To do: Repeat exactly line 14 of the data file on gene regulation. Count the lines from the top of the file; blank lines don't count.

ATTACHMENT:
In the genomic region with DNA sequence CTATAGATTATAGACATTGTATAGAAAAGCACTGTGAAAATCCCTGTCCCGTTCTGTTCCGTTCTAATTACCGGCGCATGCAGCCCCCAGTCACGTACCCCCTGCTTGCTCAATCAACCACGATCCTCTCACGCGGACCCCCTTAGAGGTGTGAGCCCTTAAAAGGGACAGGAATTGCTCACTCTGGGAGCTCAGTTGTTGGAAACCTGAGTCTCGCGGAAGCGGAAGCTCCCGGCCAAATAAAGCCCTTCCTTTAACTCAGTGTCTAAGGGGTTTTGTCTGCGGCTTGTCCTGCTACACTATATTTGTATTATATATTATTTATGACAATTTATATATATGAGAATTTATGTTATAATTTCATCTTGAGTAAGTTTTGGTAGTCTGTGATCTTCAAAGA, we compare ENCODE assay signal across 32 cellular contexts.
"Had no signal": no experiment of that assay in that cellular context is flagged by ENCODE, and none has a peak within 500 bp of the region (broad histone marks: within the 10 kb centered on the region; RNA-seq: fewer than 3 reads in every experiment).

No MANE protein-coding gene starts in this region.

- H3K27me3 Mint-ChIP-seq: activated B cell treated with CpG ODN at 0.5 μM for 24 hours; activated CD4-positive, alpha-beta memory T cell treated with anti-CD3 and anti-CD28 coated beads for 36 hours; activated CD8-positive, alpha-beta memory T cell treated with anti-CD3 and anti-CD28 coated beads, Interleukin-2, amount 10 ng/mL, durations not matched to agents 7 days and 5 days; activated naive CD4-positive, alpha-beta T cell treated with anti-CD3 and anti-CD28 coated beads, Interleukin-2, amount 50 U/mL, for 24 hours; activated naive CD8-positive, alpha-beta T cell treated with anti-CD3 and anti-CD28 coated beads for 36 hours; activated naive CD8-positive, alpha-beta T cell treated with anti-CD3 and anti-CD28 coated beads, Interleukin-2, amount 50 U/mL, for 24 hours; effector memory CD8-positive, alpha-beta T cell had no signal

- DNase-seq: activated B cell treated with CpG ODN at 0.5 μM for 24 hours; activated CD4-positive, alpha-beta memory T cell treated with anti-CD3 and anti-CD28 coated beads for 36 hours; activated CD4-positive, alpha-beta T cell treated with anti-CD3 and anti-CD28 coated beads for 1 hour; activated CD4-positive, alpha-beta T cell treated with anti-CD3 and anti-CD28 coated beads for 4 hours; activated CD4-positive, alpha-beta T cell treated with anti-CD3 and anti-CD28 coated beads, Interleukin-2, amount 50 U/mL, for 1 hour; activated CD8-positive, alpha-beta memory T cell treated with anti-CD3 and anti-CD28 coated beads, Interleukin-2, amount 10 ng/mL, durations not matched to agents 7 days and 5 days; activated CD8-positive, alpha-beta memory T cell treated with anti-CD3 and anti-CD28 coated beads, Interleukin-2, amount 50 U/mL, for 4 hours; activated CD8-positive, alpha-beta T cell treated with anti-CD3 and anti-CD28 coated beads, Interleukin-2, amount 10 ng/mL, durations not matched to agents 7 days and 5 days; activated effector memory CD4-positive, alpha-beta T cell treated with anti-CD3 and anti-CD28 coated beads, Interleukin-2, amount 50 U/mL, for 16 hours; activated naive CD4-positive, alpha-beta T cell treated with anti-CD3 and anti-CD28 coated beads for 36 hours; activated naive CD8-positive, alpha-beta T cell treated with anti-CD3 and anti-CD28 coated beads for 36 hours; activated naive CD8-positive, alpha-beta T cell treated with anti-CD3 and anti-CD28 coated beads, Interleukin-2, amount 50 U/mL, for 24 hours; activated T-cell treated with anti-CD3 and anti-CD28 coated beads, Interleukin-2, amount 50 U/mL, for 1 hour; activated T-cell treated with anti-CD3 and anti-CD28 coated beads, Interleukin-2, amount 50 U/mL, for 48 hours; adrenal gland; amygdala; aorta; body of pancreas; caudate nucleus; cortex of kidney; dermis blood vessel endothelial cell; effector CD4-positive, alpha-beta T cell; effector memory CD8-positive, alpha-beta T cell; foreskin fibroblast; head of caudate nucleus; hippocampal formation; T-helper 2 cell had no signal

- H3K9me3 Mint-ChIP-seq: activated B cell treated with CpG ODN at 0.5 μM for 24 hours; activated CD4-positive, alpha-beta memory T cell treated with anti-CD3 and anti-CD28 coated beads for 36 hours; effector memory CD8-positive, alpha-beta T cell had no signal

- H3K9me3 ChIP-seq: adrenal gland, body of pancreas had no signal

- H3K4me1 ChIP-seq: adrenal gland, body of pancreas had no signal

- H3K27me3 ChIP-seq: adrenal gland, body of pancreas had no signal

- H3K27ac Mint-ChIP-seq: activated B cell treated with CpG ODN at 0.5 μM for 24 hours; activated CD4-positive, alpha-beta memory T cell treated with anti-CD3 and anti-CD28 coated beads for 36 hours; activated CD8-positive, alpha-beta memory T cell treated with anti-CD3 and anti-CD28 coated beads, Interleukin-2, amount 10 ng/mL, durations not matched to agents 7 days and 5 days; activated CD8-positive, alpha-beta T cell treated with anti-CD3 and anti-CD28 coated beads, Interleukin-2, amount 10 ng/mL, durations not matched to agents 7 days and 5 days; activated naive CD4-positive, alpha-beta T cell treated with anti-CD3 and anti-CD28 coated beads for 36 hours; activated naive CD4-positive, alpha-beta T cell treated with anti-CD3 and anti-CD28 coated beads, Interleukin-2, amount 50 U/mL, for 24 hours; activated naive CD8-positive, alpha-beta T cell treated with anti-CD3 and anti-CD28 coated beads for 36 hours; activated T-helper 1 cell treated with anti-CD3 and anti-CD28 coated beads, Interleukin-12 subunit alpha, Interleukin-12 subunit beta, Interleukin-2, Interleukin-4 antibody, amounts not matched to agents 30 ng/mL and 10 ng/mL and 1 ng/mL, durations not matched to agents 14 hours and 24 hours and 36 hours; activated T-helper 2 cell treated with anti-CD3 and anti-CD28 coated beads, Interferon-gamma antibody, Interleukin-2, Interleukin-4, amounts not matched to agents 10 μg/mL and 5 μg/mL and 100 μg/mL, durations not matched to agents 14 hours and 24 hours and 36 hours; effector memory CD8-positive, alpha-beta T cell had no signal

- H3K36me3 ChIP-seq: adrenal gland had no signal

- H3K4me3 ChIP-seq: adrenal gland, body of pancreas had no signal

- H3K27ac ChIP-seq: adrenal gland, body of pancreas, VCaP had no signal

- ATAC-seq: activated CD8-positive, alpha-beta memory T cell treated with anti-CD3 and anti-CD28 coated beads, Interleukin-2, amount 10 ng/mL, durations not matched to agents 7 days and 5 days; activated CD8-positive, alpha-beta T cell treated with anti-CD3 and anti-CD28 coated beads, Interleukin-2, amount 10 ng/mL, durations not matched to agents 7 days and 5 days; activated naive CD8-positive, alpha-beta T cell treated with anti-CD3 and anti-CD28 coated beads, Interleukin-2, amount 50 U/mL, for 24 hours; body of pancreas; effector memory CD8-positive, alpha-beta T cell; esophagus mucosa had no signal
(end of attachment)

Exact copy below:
- ATAC-seq: activated CD8-positive, alpha-beta memory T cell treated with anti-CD3 and anti-CD28 coated beads, Interleukin-2, amount 10 ng/mL, durations not matched to agents 7 days and 5 days; activated CD8-positive, alpha-beta T cell treated with anti-CD3 and anti-CD28 coated beads, Interleukin-2, amount 10 ng/mL, durations not matched to agents 7 days and 5 days; activated naive CD8-positive, alpha-beta T cell treated with anti-CD3 and anti-CD28 coated beads, Interleukin-2, amount 50 U/mL, for 24 hours; body of pancreas; effector memory CD8-positive, alpha-beta T cell; esophagus mucosa had no signal